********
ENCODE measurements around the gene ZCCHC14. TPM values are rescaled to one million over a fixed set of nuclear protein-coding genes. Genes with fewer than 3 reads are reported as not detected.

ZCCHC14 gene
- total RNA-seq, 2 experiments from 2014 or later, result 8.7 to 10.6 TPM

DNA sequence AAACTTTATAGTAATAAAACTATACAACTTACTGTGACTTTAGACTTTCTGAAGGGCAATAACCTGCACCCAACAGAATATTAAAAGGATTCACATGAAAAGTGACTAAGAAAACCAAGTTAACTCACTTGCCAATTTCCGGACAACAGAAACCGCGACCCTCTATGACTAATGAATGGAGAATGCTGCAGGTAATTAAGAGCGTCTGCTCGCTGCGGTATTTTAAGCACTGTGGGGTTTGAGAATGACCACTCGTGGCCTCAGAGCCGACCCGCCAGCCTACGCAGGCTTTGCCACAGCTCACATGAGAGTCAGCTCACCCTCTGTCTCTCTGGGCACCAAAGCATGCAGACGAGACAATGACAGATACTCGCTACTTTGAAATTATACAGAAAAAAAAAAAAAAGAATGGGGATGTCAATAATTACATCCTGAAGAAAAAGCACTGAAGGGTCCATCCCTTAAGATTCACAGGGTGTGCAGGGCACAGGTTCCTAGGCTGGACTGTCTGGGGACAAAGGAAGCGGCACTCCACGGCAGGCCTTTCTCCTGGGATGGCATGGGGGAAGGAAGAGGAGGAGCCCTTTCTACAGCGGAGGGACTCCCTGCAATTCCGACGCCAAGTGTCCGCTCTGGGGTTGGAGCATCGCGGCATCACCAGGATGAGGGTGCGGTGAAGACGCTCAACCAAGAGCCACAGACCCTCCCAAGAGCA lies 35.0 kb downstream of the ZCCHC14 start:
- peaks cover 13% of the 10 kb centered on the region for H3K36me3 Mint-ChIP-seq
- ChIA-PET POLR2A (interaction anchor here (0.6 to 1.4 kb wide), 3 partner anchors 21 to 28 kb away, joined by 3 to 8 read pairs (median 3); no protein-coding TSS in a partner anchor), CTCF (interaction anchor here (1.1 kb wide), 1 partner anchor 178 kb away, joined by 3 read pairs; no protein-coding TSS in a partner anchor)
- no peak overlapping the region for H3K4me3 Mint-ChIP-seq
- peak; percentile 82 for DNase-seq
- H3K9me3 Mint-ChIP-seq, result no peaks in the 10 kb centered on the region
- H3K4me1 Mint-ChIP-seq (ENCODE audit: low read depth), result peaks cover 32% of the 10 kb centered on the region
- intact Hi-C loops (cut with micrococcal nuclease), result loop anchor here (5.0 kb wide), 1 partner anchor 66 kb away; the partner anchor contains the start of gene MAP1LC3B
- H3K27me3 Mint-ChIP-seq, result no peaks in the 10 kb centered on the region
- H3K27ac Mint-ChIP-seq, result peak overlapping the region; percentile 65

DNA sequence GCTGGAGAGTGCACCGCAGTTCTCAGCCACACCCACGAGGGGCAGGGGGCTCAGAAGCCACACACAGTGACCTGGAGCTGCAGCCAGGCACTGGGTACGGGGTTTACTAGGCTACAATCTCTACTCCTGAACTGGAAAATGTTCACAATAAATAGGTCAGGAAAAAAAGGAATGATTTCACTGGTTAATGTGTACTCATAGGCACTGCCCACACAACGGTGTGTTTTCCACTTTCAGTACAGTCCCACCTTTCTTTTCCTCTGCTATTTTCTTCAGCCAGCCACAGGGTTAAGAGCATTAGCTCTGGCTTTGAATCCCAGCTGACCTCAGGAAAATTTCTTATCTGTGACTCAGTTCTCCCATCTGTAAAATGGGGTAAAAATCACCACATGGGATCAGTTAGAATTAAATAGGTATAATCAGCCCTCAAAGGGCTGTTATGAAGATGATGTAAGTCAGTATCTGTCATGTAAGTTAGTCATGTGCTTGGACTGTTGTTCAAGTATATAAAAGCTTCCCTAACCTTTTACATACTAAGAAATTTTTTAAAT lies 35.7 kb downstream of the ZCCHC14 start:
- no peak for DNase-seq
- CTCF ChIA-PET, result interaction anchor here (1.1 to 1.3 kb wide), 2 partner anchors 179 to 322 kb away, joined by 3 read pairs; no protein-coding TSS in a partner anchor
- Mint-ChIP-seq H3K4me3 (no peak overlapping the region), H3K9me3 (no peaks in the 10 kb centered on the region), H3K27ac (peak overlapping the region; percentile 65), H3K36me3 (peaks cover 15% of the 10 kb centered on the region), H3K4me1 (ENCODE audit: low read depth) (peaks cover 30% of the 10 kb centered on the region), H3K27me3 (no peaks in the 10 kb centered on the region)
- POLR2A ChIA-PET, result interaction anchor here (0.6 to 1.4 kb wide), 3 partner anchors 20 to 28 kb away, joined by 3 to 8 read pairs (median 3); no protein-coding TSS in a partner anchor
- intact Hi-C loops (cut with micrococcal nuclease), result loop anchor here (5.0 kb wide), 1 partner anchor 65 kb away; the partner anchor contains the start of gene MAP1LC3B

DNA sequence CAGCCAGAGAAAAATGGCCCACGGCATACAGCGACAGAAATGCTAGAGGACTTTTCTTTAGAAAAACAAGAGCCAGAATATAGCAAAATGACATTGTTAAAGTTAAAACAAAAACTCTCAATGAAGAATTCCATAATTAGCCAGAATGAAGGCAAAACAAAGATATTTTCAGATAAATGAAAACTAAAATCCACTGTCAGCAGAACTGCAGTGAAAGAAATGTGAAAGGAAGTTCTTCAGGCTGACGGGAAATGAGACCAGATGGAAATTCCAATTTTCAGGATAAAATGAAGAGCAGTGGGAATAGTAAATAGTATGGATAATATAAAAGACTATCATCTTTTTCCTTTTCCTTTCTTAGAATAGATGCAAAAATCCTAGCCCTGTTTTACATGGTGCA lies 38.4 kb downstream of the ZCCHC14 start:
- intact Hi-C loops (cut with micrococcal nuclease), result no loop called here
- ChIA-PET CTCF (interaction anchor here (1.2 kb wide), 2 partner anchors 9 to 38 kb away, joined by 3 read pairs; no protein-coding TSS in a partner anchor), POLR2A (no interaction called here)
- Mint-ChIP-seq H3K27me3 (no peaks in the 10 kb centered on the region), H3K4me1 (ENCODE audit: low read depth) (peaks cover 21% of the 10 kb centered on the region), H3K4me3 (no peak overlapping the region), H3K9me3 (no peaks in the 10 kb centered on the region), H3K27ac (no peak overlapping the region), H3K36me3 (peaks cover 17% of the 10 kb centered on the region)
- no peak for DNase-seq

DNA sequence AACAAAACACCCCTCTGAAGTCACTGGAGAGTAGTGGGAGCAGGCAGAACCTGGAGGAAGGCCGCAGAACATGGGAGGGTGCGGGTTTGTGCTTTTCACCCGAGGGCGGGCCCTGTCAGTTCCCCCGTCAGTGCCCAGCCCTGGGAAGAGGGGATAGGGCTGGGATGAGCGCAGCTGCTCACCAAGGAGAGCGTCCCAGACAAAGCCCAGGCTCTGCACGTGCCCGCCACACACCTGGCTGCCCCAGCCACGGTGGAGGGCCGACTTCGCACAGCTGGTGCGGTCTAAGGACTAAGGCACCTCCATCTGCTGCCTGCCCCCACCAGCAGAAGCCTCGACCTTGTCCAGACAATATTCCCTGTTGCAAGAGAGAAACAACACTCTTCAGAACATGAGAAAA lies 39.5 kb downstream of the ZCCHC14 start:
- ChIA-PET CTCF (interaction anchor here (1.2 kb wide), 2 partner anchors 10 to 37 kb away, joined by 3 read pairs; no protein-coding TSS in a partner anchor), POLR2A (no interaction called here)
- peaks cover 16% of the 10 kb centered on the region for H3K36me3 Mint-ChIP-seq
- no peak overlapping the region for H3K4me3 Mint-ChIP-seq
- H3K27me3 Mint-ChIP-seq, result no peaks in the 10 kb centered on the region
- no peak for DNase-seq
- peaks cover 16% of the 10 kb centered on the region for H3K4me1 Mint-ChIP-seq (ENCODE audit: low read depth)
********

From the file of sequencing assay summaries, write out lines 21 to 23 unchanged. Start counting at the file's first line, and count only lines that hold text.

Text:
- intact Hi-C loops (cut with micrococcal nuclease), result no loop called here
- ChIA-PET CTCF (interaction anchor here (1.2 kb wide), 2 partner anchors 9 to 38 kb away, joined by 3 read pairs; no protein-coding TSS in a partner anchor), POLR2A (no interaction called here)
- Mint-ChIP-seq H3K27me3 (no peaks in the 10 kb centered on the region), H3K4me1 (ENCODE audit: low read depth) (peaks cover 21% of the 10 kb centered on the region), H3K4me3 (no peak overlapping the region), H3K9me3 (no peaks in the 10 kb centered on the region), H3K27ac (no peak overlapping the region), H3K36me3 (peaks cover 17% of the 10 kb centered on the region)